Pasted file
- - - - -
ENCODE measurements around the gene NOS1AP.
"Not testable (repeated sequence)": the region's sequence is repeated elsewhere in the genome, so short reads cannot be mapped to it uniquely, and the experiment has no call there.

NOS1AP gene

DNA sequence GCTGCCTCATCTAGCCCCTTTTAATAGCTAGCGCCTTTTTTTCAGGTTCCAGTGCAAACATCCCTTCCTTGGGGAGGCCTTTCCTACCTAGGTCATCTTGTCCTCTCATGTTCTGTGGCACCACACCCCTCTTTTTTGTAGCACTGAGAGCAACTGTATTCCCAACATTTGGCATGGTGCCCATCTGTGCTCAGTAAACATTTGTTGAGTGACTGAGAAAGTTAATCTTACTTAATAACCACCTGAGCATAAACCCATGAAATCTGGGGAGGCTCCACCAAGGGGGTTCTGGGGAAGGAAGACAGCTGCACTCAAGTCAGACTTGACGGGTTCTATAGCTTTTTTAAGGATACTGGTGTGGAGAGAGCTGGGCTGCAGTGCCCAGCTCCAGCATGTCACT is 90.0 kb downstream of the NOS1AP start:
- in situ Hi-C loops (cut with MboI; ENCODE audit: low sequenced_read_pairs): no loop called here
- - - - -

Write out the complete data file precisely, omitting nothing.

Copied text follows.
ENCODE measurements around the gene NOS1AP.
"Not testable (repeated sequence)": the region's sequence is repeated elsewhere in the genome, so short reads cannot be mapped to it uniquely, and the experiment has no call there.

NOS1AP gene

DNA sequence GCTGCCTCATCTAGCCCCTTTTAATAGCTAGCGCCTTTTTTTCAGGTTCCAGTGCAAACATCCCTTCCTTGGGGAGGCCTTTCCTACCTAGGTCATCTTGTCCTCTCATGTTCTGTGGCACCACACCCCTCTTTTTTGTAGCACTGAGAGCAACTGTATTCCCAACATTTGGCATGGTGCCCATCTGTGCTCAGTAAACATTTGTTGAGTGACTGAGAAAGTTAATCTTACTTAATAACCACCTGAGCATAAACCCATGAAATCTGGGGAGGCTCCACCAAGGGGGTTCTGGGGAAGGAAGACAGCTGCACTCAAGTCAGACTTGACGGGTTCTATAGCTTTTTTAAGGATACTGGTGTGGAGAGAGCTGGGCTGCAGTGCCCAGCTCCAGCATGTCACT is 90.0 kb downstream of the NOS1AP start:
- in situ Hi-C loops (cut with MboI; ENCODE audit: low sequenced_read_pairs): no loop called here